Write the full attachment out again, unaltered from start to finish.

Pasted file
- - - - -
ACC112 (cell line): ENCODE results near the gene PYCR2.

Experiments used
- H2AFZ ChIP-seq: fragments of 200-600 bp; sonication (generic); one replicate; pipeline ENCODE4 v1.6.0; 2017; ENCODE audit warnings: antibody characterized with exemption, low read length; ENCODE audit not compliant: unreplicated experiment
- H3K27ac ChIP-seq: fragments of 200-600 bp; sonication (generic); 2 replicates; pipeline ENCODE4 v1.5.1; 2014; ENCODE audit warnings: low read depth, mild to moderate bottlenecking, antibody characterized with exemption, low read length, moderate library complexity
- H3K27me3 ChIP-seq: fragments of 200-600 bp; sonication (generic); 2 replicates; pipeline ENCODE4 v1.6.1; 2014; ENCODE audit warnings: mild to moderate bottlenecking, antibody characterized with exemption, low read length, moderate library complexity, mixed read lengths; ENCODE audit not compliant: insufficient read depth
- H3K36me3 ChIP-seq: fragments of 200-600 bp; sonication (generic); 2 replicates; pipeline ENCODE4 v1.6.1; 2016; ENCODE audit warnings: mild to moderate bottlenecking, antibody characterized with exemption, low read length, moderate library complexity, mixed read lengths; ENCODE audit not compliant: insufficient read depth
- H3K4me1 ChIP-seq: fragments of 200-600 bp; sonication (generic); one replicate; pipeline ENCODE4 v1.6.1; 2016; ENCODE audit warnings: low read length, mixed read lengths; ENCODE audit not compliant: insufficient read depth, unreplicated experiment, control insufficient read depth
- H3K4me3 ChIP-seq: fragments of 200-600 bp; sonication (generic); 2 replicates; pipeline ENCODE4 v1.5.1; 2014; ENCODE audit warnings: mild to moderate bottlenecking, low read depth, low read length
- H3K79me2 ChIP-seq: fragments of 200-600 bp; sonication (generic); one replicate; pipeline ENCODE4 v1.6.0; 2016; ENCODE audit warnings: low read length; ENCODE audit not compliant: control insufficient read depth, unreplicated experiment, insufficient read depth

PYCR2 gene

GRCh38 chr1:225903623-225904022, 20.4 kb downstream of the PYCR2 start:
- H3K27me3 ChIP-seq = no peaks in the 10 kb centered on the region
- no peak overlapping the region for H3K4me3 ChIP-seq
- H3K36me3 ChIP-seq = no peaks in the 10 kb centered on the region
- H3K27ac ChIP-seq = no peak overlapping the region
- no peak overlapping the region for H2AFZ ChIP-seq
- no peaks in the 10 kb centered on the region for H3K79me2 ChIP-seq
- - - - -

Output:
ACC112 (cell line): ENCODE results near the gene PYCR2.

Experiments used
- H2AFZ ChIP-seq: fragments of 200-600 bp; sonication (generic); one replicate; pipeline ENCODE4 v1.6.0; 2017; ENCODE audit warnings: antibody characterized with exemption, low read length; ENCODE audit not compliant: unreplicated experiment
- H3K27ac ChIP-seq: fragments of 200-600 bp; sonication (generic); 2 replicates; pipeline ENCODE4 v1.5.1; 2014; ENCODE audit warnings: low read depth, mild to moderate bottlenecking, antibody characterized with exemption, low read length, moderate library complexity
- H3K27me3 ChIP-seq: fragments of 200-600 bp; sonication (generic); 2 replicates; pipeline ENCODE4 v1.6.1; 2014; ENCODE audit warnings: mild to moderate bottlenecking, antibody characterized with exemption, low read length, moderate library complexity, mixed read lengths; ENCODE audit not compliant: insufficient read depth
- H3K36me3 ChIP-seq: fragments of 200-600 bp; sonication (generic); 2 replicates; pipeline ENCODE4 v1.6.1; 2016; ENCODE audit warnings: mild to moderate bottlenecking, antibody characterized with exemption, low read length, moderate library complexity, mixed read lengths; ENCODE audit not compliant: insufficient read depth
- H3K4me1 ChIP-seq: fragments of 200-600 bp; sonication (generic); one replicate; pipeline ENCODE4 v1.6.1; 2016; ENCODE audit warnings: low read length, mixed read lengths; ENCODE audit not compliant: insufficient read depth, unreplicated experiment, control insufficient read depth
- H3K4me3 ChIP-seq: fragments of 200-600 bp; sonication (generic); 2 replicates; pipeline ENCODE4 v1.5.1; 2014; ENCODE audit warnings: mild to moderate bottlenecking, low read depth, low read length
- H3K79me2 ChIP-seq: fragments of 200-600 bp; sonication (generic); one replicate; pipeline ENCODE4 v1.6.0; 2016; ENCODE audit warnings: low read length; ENCODE audit not compliant: control insufficient read depth, unreplicated experiment, insufficient read depth

PYCR2 gene

GRCh38 chr1:225903623-225904022, 20.4 kb downstream of the PYCR2 start:
- H3K27me3 ChIP-seq = no peaks in the 10 kb centered on the region
- no peak overlapping the region for H3K4me3 ChIP-seq
- H3K36me3 ChIP-seq = no peaks in the 10 kb centered on the region
- H3K27ac ChIP-seq = no peak overlapping the region
- no peak overlapping the region for H2AFZ ChIP-seq
- no peaks in the 10 kb centered on the region for H3K79me2 ChIP-seq